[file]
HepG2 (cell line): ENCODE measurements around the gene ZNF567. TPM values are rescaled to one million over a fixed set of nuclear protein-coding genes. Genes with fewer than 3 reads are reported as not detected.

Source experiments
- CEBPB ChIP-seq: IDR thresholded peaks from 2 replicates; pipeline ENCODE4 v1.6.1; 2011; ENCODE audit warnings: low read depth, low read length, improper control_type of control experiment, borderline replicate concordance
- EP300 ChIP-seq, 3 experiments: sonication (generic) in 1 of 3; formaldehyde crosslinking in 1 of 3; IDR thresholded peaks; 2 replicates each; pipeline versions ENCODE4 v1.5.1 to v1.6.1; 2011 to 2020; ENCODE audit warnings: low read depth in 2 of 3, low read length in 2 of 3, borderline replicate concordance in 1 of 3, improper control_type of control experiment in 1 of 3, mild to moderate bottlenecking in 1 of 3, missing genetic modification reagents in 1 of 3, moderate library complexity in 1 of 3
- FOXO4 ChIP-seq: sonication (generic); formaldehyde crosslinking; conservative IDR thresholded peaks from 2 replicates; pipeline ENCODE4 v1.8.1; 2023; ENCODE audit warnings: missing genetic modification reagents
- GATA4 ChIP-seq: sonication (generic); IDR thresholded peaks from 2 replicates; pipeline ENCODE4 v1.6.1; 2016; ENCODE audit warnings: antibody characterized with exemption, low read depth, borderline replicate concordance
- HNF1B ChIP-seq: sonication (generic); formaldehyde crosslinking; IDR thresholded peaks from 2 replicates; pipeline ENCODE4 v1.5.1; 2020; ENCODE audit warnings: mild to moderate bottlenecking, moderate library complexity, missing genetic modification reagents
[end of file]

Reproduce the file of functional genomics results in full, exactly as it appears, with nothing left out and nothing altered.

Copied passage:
HepG2 (cell line): ENCODE measurements around the gene ZNF567. TPM values are rescaled to one million over a fixed set of nuclear protein-coding genes. Genes with fewer than 3 reads are reported as not detected.

Source experiments
- CEBPB ChIP-seq: IDR thresholded peaks from 2 replicates; pipeline ENCODE4 v1.6.1; 2011; ENCODE audit warnings: low read depth, low read length, improper control_type of control experiment, borderline replicate concordance
- EP300 ChIP-seq, 3 experiments: sonication (generic) in 1 of 3; formaldehyde crosslinking in 1 of 3; IDR thresholded peaks; 2 replicates each; pipeline versions ENCODE4 v1.5.1 to v1.6.1; 2011 to 2020; ENCODE audit warnings: low read depth in 2 of 3, low read length in 2 of 3, borderline replicate concordance in 1 of 3, improper control_type of control experiment in 1 of 3, mild to moderate bottlenecking in 1 of 3, missing genetic modification reagents in 1 of 3, moderate library complexity in 1 of 3
- FOXO4 ChIP-seq: sonication (generic); formaldehyde crosslinking; conservative IDR thresholded peaks from 2 replicates; pipeline ENCODE4 v1.8.1; 2023; ENCODE audit warnings: missing genetic modification reagents
- GATA4 ChIP-seq: sonication (generic); IDR thresholded peaks from 2 replicates; pipeline ENCODE4 v1.6.1; 2016; ENCODE audit warnings: antibody characterized with exemption, low read depth, borderline replicate concordance
- HNF1B ChIP-seq: sonication (generic); formaldehyde crosslinking; IDR thresholded peaks from 2 replicates; pipeline ENCODE4 v1.5.1; 2020; ENCODE audit warnings: mild to moderate bottlenecking, moderate library complexity, missing genetic modification reagents